The stench of corruption emanating from the Philadelphia Democratic Party is suffocating the city and turning the stomachs of droves of potential members of the political organization.
An endless parade of prosecutions most recently grabbed District Attorney Seth Williams, who was charged in March with selling his office for lavish vacations and gifts, including home repairs. In the two years prior to Williams' arrest, 15 Philadelphia Democrats were found guilty of corruption charges. The rogues' gallery ranged from a traffic court judge who fixed tickets for crab cakes and porn to a congressman who stole from charities.
But this isn't just a Democratic Party problem. Democrats control so much of the government - from City Hall and all three congressional seats to all but two state House seats - that their failures impact the entire city. Registered Democrats outnumber Republicans seven to one, which isn't likely to soon change because the city GOP is far better at whining than keeping the dominant party in check.
The situation is so dismal that even former Gov. Ed Rendell's recent call for reform, though barely heard, offers some hope. His tipping point was the disgraceful state House race in one of the city's poorest and most violent districts - the 197th. Not only did Democrats consecutively anoint two people to hold the seat who later wound up guilty of crimes, it let the second felon pick her successor, who didn't even live in the city.
Rendell's plea for reform didn't mention his letting the party fester when he was mayor. But the plea is welcome, and needed, nevertheless.
Instead of ward leaders secretly selecting candidates, Rendell suggests holding a convention of sorts in which committee people choose candidates. Ward leaders would no longer get first choice in deciding who runs for what office. Rendell said the party shouldn't endorse judicial candidates who can't earn a positive recommendation from the Philadelphia Bar Association. The party should at least thoroughly vet the candidates it recommends.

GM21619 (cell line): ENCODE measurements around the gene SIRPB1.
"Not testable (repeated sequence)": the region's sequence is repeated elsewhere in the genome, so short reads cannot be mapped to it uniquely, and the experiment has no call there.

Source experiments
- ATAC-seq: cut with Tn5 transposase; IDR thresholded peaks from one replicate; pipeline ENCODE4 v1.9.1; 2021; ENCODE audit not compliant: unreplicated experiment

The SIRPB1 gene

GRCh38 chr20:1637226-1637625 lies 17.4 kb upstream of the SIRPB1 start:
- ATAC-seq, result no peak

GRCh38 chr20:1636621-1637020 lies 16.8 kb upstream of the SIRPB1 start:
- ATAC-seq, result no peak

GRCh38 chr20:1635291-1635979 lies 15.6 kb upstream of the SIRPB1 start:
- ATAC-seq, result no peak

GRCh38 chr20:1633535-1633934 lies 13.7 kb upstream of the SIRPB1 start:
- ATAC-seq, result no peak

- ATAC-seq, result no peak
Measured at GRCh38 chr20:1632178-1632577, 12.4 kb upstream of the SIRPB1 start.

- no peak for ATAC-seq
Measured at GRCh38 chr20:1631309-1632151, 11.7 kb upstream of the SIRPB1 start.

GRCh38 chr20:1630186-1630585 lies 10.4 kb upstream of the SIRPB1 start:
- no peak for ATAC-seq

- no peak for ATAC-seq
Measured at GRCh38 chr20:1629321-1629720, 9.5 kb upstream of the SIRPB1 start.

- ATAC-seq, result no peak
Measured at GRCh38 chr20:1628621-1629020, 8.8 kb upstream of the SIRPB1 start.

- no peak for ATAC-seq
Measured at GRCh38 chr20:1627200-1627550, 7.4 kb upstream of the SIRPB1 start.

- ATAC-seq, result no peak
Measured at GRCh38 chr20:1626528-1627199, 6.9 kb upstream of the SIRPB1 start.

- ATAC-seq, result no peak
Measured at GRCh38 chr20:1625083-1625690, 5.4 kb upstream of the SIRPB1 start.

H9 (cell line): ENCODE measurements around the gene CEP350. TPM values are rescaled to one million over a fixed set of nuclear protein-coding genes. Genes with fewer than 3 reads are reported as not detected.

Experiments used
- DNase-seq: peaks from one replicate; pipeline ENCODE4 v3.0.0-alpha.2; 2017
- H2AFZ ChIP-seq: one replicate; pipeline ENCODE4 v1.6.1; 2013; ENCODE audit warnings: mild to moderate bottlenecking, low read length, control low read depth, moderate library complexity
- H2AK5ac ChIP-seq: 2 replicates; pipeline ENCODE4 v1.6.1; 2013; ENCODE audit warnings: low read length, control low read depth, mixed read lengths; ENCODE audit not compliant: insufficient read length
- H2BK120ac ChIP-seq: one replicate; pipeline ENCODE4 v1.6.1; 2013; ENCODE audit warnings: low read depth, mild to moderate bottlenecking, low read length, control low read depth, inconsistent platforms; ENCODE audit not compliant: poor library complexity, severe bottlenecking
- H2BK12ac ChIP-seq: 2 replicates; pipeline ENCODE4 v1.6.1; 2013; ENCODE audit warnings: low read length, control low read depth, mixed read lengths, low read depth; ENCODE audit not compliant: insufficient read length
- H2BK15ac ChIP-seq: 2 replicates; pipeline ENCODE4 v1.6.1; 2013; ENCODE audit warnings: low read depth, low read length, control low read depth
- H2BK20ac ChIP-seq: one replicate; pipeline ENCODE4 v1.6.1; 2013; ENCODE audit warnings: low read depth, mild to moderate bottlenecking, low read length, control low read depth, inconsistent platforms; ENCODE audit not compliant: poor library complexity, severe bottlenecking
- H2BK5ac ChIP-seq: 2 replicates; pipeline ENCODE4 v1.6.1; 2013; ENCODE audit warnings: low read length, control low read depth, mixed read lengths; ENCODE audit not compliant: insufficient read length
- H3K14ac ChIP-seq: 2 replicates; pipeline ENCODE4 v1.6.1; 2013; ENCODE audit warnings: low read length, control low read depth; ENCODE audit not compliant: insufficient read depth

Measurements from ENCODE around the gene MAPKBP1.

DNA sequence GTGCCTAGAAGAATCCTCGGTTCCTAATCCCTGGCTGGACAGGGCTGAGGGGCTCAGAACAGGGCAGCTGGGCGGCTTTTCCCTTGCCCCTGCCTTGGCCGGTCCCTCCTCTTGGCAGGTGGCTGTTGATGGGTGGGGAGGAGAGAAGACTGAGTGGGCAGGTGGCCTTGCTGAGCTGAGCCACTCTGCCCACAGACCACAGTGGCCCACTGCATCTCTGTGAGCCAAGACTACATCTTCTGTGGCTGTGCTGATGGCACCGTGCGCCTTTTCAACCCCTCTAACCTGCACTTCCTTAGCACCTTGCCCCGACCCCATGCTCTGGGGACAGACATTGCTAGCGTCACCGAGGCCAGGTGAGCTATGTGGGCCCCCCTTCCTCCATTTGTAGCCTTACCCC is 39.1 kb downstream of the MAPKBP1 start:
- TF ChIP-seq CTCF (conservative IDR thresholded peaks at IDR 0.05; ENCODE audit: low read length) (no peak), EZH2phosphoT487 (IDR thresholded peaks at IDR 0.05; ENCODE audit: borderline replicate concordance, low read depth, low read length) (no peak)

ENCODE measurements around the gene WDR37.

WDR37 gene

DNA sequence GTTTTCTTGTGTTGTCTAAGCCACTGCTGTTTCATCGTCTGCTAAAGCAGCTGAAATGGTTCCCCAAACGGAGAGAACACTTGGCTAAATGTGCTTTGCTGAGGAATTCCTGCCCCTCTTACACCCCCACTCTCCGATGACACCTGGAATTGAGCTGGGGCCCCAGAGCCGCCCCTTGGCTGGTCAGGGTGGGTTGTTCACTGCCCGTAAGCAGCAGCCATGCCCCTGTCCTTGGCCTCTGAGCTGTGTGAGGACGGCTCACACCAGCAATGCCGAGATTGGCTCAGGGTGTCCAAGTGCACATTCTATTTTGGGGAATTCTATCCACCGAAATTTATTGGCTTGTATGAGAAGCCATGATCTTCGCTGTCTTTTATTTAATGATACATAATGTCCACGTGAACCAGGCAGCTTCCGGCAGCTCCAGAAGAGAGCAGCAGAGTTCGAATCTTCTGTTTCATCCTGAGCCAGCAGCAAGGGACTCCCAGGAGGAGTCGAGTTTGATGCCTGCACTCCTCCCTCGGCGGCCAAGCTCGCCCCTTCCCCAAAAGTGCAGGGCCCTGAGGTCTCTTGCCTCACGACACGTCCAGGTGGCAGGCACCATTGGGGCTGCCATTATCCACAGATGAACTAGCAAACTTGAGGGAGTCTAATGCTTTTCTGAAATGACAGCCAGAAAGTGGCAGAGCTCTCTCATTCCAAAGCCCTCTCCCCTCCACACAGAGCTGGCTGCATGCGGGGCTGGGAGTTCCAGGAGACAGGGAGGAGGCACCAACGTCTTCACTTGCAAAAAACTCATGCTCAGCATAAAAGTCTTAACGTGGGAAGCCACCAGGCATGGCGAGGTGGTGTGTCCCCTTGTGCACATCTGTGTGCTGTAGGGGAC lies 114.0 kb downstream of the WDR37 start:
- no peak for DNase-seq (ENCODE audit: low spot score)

Since 2000, those snubbing both political parties or choosing an alternative almost doubled from 67,000 to 124,000, and the trend is on steroids. In just two years, the snubbers' ranks grew by 13,000. Far more important than the preservation of either political party is the squandered potential to improve a great city.
Philadelphia is moving forward, with more people and jobs than it has had in years. But the city can't shake the stigma that comes with being the poorest among the nation's 10 largest cities. Gun violence and the drug trade are a part of daily life in too many neighborhoods.
Democrats say they care about these issues, and many are working hard to improve the quality of life in the city, but they are beset by bottom feeders who see politics as a vehicle for scams.